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Château Figeac promoted in latest Saint-Émilion classification

Château Figeac has been promoted to Premier Grand Cru Classés A in the latest revision of the Saint-Émilion Classification, it was announced yesterday.

The Saint-Émilion Classification, which was introduced in 1955, is revised every decade and yesterday, the seven-member Classification Commission announced the latest list of crus classés for the the next ten years, comprising 85 properties.

As had been widely anticipated, Château Figeac was promoted to the coveted spot of Premier Grand Cru Classés A – making it one of only two chateaux in the top spot, alongside Château Pavie, which was promoted to ‘A’ status in 2o12.

However there have been controversial withdrawals from the classification over the last two years, with the departure of Premier Grand Cru Classé A estates, Château La Gaffelière (June 2021), Château Angélus (January 2021), Cheval Blanc and Ausone (August 2021) – leading some to conclude that the classification itself is in serious trouble.

As well as promoting Figeac, 16 estates have been named as new Grands Crus Classés, including Chateau Badette, Croix de Labrie and Rol Valentin.

Frédéric Faye, Figeac’s managing director, told Terre de Vins it was “an immense pleasure to see Figeac recognized in this way.”

“This encourages us to redouble our efforts, to continue in the dynamic that has been ours for several years,” he said.

According to Liv-ex, Château Figeac was the most traded Saint-Émilion Grand Cru estates after the Premier Grand Cru Classé A châteaux, accounting for 10.8% of wines from St Emilion in 2022, just behind Ausone on 11.3%. Prices for the chateau have also risen 47.1% in the last three years, and it has therefore long been seen as a prime candidate for promotion.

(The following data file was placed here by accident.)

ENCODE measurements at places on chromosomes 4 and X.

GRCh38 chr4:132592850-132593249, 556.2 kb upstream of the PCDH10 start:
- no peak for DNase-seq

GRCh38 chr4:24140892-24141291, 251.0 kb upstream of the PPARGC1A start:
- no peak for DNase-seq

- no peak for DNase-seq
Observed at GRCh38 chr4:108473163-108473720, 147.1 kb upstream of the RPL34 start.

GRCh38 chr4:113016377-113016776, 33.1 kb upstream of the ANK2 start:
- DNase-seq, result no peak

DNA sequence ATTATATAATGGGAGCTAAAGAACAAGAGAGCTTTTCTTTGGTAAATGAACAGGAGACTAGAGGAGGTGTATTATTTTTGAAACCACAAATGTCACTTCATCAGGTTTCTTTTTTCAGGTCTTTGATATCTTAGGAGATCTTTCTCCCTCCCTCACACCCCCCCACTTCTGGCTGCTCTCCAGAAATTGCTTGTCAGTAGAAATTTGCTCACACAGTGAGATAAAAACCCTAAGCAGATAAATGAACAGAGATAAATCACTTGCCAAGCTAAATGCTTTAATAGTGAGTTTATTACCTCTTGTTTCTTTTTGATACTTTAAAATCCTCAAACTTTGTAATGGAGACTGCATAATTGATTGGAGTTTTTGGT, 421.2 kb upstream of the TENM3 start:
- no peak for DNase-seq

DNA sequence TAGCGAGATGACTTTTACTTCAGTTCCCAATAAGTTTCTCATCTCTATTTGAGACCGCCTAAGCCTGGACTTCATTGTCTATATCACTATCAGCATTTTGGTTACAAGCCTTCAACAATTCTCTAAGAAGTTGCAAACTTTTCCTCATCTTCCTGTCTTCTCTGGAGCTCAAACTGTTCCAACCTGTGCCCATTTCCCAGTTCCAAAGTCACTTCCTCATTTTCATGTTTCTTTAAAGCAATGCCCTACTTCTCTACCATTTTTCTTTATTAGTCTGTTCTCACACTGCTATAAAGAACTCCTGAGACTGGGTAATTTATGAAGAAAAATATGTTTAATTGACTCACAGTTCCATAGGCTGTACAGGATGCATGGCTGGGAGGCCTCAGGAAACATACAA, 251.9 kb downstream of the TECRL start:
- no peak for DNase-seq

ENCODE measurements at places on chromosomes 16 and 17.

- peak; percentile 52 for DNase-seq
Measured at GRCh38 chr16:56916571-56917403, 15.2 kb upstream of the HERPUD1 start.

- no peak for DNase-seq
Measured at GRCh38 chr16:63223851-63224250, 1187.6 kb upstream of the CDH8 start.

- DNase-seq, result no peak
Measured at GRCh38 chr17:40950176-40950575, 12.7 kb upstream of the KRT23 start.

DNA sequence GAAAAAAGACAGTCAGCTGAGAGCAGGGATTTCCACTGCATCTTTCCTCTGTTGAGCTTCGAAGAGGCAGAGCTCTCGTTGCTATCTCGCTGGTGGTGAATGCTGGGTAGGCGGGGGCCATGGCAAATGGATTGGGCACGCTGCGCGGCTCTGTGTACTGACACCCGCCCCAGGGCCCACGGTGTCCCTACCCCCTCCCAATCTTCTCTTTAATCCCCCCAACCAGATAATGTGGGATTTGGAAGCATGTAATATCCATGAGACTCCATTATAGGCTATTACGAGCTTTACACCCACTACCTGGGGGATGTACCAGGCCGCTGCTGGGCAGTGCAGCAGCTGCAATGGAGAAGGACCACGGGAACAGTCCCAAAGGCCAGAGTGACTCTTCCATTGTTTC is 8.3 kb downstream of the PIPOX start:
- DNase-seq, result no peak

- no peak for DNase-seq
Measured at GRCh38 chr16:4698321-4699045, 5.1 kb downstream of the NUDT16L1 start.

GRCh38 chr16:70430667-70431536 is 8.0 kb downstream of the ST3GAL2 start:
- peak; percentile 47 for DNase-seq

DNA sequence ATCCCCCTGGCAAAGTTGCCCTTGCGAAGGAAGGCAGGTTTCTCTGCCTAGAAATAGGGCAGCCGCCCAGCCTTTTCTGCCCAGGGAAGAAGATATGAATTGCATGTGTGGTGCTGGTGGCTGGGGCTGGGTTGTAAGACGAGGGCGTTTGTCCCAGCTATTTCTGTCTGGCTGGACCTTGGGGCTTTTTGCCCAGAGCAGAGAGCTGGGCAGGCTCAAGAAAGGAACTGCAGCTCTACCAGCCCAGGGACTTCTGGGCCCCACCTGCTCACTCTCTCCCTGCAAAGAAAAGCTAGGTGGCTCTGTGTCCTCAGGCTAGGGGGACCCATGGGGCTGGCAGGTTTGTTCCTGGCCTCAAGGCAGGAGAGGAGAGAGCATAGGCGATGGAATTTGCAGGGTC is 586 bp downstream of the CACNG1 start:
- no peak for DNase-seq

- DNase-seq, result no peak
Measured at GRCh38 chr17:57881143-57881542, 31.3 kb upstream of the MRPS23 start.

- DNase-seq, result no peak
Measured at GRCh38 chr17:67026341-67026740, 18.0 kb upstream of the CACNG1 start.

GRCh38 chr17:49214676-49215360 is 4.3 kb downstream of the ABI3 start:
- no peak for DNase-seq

Jean-François Galhaud, president of the Saint-Émilion Wine Council, congratulated  all the properties that now feature in this new classification as well as the the people who worked on them.

“This is truly an outstanding human adventure that relies on teamwork,” he said. “Without a terroir and committed women and men, there can be no great wine. There is no doubt that this new classification will continue to lend prominence to the name of Saint-Émilion abroad.”

New classification

The new classification distinguishes 85 properties in total: two Premiers Grands Crus Classés A, 12 Premiers Grands Crus Classés, and 71 Grands Crus Classés. The list will now be submitted to the French Agricultural and Consumption Ministries for approval.

In the last classification, announced in 2012, there were 82 châteaux in total, an increase from the 75 named in the first edition announced in 1955 (completed in 1958), which designated 63 estates as Grands Crus Classés and 12 as Premiers Grands Crus Classés.

Franck Binard, managing director of the Saint-Émilion Wine Council, said the basic rules of the classification were firm on two points  – “tasting remain essential and property tax base is strictly controlled. Though they have evolved with the times.”

He added that nowadays for example it was important to pay special attention to environmental issues. “90% of the estates in Saint-Émilion wine growing area are part of environmental actions (the aim is to attain 100% of the estates certified in 2023). The Crus Classés should show their investment in environment and biodiversity. This contributes to the influence of the appellation and the durability of the classification,” he said.

Binard continued that 50% of the final score is determined by a panel of 43 experts tasting the wines of each applicant, Ten vintages are tasted for the Grands Crus Classés and 15 for the Premier Grands Cru Classés. Reputation, terroirs and winegrowing/winemaking method make up the remaining 50%, though for Premier Grands Cru Classés reputation counts for 35%, as opposed to 20% for Grands Crus Classés.

Read more:

A classification in crisis: what next for Saint-Émilion 

Why is Chateau La Gaffelier leaving the Saint-Émilion classification?

In focus: How Ausone and Cheval Blanc’s exit will affect the Saint-Émilion classification  

The Saint-Émilion Succession – Series Two

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